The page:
293 – Bronchial Leiomyosarcoma

293 - Leiomyosarcoma

Leiomyosarcoma: This image is not very precise, but there is a red wine formation that occupies all the light of the middle lobe bronchus. The bubble crown indicates that the lesion does not infiltrate the entire perimeter of the wall, or that there is a pedicle, and that ventilation is still possible. Leiomyosarcoma in a … Read more

291 – Bronchial Hamartoma

291 - Hamartoma

Not identifiable: contiguous to the spur, the tissue that has proliferated to occlude the light appears friable, vegetative and with a bulge in its irregular surface. All due to an unrecognizable injury to the endoscopist. Hamartoma confirmed. Italian Hospital of the city of Buenos Aires

287 – Esophageal carcinoma

287 - Esophagus Carcinoma

Confusing image in which the anatomical structures are difficult to recognize. The tracheal domed ceiling ends in the anterior carinal triangle, barely visible. On your right the source bronchus. Large amount of blood and exudates fill the free space between the disordered tissues that occupy the light, occluding the left source bronchus. A carcinoma of … Read more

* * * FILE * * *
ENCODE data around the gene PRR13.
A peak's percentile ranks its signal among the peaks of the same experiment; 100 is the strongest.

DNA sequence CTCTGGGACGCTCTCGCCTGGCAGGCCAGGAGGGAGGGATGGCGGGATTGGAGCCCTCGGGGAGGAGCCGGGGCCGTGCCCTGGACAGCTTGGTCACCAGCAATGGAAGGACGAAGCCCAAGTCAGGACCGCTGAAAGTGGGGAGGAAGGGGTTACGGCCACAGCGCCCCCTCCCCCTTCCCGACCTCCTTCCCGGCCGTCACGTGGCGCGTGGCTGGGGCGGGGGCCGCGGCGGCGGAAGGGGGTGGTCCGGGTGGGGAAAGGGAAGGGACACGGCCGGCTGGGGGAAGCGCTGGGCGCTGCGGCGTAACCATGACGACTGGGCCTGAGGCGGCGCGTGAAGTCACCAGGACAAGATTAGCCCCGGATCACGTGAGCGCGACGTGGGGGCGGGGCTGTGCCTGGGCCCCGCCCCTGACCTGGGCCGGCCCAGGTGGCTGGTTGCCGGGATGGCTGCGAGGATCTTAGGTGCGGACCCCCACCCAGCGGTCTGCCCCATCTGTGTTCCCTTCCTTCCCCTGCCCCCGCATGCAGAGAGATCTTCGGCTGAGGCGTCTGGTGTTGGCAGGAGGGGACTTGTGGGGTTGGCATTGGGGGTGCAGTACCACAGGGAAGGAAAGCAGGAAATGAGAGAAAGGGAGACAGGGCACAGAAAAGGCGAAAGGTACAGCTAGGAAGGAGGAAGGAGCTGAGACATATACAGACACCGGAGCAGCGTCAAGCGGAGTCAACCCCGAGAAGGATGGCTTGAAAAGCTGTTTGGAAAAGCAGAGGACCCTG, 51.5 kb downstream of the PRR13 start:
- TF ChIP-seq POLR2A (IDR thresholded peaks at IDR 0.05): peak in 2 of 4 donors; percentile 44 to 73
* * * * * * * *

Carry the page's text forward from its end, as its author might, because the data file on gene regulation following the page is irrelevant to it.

286 – Esophageal carcinoma

286 - Esophagus Carcinoma

Flexible bronchoscopy performed to determine the possibility of operation of an esophageal carcinoma. The longitudinal folds have completely disappeared due to the edema of the posterior wall. A small bulge rises on the surface as a direct sign of infiltration by neoplastic tissue of the tracheal wall.

285 – Esophageal carcinoma

285 - Esophagus Carcinoma

The bulging of the posterior wall “separates the longitudinal folds”, and is a necessary effect of the posterior extrinsic compressions. In the case, a carcinoma of the esophagus exerts a notorious repercussion that, due to its contiguity, it produces on the trachea all the way to the carina, which is also affected.